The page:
Hello photo world: Greetings from NYC. It’s my pleasure to serve as guest blogger this month for Hatje Cantz fotoblog, by invitation from Nadine Barth. Nadine and I know each other via PHotoEspaña, Madrid’s annual photography festival, where we’ve both made a habit of showing up during the regular June press week to imbibe all the great imagery (and food). Alas, summer is still months away, but this month (through 28 February) the PHE host organization La Fábrica is staging the first annual Madrid Design Festival, showcasing everything from graphic design to architecture to industrial design.
Meanwhile, winter notwithstanding (we won’t even mention discontent), things are heating up in the photography world. Across the pond from here is a terrific exhibit at Amsterdam’s Foam Museum titled Lucas Foglia: Human Nature. This American photographer has made an effort to get us all off the couch and out into the natural world, vis-a-vis inspirational naturalists and scientists who measure ways we are affected by nature, and vice versa. Foglia presents views of human-organic coexistence — such as the aerial shot above of a hotel in Singapore, with its symbiosis between plants and urban architecture. The show features imagery from Foglia’s 2017 monograph Human Nature (Nazraeli Press).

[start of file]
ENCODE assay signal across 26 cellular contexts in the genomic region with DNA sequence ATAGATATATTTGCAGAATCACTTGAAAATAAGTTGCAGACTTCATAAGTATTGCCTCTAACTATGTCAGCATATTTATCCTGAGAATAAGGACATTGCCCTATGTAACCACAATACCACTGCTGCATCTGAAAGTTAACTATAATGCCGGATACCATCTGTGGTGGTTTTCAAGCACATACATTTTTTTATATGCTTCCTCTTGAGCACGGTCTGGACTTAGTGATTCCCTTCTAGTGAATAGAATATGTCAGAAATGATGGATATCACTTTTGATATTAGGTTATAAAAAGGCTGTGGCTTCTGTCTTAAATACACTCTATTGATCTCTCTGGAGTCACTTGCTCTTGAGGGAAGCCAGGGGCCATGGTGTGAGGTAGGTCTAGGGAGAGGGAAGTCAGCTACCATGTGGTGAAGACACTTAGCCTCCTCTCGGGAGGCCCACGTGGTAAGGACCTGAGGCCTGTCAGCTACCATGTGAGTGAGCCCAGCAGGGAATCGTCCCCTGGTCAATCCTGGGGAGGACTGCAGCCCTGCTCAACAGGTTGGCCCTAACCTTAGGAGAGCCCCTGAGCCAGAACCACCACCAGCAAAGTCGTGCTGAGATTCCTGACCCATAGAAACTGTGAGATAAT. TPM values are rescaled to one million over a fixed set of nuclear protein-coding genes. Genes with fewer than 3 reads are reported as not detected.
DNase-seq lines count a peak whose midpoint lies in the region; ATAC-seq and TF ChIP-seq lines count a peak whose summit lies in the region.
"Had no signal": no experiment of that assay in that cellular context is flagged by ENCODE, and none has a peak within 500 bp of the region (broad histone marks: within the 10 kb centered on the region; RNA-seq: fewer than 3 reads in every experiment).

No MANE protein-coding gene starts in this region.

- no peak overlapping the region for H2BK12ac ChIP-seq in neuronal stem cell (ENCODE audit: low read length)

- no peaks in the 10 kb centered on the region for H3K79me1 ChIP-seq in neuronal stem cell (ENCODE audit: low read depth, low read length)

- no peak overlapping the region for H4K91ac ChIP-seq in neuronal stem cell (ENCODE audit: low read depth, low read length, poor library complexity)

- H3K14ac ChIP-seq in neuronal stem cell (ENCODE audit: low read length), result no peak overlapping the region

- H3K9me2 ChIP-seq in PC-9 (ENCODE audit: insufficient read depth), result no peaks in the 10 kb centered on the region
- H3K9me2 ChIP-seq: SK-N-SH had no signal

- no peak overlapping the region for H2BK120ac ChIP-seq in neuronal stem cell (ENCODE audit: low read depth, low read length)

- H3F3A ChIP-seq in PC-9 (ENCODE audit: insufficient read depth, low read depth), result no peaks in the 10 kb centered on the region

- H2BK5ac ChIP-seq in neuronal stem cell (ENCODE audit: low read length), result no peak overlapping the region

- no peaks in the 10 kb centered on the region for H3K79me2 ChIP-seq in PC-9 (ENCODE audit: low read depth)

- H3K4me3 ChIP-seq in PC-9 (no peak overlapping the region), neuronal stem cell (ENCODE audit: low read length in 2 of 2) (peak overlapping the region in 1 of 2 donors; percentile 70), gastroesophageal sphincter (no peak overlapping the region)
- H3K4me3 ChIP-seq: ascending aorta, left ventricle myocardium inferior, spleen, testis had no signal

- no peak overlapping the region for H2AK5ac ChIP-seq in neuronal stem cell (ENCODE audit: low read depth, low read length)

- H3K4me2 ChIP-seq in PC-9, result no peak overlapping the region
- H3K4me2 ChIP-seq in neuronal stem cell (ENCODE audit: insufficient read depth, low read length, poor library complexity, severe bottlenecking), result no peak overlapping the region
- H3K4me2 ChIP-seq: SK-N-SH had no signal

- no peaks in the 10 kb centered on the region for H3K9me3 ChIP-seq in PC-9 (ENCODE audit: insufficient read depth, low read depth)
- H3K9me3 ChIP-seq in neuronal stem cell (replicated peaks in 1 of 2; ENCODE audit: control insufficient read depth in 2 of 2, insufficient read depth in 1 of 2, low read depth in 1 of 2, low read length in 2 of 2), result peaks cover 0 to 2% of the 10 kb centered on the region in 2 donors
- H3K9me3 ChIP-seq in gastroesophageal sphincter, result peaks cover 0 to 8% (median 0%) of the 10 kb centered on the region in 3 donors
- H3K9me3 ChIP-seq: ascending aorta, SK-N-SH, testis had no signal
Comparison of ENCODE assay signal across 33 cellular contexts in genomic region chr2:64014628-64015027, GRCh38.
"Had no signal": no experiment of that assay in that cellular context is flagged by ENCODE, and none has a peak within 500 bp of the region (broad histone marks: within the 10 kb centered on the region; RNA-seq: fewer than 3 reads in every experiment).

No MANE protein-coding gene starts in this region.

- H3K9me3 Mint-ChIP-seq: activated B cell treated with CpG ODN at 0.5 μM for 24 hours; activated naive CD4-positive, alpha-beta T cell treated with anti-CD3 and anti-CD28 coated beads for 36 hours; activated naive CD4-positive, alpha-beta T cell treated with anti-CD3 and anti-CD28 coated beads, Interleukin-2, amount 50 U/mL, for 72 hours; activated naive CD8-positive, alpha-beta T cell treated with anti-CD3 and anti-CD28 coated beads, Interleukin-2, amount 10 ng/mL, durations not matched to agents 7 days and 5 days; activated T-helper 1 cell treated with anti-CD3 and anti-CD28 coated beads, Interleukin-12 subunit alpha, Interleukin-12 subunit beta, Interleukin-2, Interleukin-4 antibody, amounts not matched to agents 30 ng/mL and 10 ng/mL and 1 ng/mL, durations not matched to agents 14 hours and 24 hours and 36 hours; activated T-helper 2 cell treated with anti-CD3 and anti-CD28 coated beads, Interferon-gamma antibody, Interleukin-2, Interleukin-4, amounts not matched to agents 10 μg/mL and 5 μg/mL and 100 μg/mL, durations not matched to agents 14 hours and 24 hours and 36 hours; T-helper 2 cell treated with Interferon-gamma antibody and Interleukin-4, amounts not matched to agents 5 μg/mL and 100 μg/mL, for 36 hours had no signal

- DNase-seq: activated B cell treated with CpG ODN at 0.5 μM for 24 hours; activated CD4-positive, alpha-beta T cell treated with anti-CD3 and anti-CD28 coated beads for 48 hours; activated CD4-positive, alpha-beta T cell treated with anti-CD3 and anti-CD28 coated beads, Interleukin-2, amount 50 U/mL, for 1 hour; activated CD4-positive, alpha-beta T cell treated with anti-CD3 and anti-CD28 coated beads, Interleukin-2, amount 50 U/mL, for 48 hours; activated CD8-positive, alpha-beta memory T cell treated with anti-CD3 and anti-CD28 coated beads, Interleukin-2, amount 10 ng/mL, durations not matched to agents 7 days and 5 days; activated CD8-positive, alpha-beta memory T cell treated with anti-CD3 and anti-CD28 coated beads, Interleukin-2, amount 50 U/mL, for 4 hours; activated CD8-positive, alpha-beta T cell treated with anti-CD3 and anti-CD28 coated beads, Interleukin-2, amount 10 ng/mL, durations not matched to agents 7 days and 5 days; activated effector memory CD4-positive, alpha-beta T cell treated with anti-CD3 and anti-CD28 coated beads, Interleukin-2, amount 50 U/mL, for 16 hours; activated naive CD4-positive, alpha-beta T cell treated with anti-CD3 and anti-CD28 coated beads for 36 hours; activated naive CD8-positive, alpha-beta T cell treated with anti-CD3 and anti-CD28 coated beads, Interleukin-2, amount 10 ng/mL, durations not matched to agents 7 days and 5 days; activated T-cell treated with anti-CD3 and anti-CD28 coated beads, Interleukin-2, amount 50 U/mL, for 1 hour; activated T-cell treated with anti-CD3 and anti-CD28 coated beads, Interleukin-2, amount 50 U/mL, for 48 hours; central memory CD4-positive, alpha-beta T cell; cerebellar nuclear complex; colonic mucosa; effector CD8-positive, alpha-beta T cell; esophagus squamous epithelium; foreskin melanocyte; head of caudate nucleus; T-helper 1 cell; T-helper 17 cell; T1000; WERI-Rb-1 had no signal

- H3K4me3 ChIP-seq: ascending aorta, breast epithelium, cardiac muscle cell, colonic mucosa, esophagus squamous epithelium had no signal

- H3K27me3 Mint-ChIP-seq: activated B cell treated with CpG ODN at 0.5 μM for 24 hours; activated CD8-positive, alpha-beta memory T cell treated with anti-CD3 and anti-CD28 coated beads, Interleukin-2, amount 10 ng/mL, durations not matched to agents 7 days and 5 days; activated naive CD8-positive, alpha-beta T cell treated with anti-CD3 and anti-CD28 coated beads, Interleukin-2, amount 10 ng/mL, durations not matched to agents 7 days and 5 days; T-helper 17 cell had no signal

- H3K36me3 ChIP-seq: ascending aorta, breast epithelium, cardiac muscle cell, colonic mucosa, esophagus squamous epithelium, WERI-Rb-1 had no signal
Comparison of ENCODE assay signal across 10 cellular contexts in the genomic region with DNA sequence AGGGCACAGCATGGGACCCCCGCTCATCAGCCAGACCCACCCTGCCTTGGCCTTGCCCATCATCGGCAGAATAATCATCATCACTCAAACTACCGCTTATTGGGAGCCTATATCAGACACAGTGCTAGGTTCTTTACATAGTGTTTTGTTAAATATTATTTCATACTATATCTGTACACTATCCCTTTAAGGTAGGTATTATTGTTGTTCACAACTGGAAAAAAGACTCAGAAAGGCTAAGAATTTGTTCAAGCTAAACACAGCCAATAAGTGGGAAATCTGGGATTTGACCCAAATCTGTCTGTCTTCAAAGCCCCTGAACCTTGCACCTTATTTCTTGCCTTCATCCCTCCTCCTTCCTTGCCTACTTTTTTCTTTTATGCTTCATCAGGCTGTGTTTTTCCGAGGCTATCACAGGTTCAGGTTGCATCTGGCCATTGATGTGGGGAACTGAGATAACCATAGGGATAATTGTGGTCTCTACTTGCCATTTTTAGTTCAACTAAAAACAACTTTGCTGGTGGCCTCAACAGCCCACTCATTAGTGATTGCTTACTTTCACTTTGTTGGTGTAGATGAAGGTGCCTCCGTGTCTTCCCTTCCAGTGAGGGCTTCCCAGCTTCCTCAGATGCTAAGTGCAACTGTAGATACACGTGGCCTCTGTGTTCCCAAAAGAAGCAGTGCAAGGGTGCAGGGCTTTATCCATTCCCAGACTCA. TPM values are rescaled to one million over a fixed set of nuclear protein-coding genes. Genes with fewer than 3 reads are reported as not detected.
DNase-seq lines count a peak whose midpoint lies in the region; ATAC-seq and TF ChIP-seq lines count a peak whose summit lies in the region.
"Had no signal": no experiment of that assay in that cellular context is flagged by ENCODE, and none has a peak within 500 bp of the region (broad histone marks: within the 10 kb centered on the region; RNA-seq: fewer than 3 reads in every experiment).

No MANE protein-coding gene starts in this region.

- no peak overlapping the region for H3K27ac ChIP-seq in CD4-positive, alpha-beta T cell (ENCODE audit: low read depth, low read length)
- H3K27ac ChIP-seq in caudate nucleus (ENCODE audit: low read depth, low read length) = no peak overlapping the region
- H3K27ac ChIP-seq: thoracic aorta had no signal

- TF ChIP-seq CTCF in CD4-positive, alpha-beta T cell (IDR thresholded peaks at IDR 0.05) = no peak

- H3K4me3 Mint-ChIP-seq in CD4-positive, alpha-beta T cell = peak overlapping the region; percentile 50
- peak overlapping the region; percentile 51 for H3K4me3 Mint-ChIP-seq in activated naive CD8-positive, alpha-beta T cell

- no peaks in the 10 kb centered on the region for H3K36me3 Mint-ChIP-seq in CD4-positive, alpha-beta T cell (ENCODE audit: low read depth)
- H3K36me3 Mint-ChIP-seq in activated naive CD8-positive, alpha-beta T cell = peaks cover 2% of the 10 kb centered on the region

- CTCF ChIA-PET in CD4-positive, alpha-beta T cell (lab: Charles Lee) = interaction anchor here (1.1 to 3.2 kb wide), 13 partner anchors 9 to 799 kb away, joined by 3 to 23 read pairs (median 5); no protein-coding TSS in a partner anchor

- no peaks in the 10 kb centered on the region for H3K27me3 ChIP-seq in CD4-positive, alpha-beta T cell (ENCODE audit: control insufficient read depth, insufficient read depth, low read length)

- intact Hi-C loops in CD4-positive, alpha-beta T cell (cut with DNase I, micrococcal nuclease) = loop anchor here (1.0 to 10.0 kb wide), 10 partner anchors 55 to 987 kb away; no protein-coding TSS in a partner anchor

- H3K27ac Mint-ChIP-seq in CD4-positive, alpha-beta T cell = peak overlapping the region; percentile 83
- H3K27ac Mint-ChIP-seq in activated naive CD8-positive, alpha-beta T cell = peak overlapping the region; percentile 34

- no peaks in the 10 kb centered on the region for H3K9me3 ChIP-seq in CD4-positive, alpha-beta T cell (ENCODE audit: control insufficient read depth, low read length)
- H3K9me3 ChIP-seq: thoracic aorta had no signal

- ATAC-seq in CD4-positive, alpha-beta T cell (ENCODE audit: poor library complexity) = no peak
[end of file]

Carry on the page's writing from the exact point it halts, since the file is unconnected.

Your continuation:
In the above image Foglia depicts a field experiment on the effects of natural stimuli on the human psyche. The Human Nature series draws on the photographer’s own experiences: Foglia grew up on a farm near New York City, where his family mostly lived off the land, and his first major project and book — A Natural Order — explored the lives of other people existing off the grid. After Hurricane Sandy destroyed the forests of Foglia’s youth, he began focusing on the global effects of manmade climate change and, conversely, the effects of nature on people.
The above field photograph by Foglia reveals the outer extremes of human exploration as well as the spectacular beauty of glaciers, even as they melt. Foglia depicts scientists whose work faces its own endangerment, in the form of budget cuts and censorship by the Trump administration. Other portrait subjects, such as the au natural gentleman below, revel in their pristine environs with gleeful abandon. Collectively, Foglia’s pictures spotlight the synergy of humankind’s connection with nature — as well as its increasing tenuousness.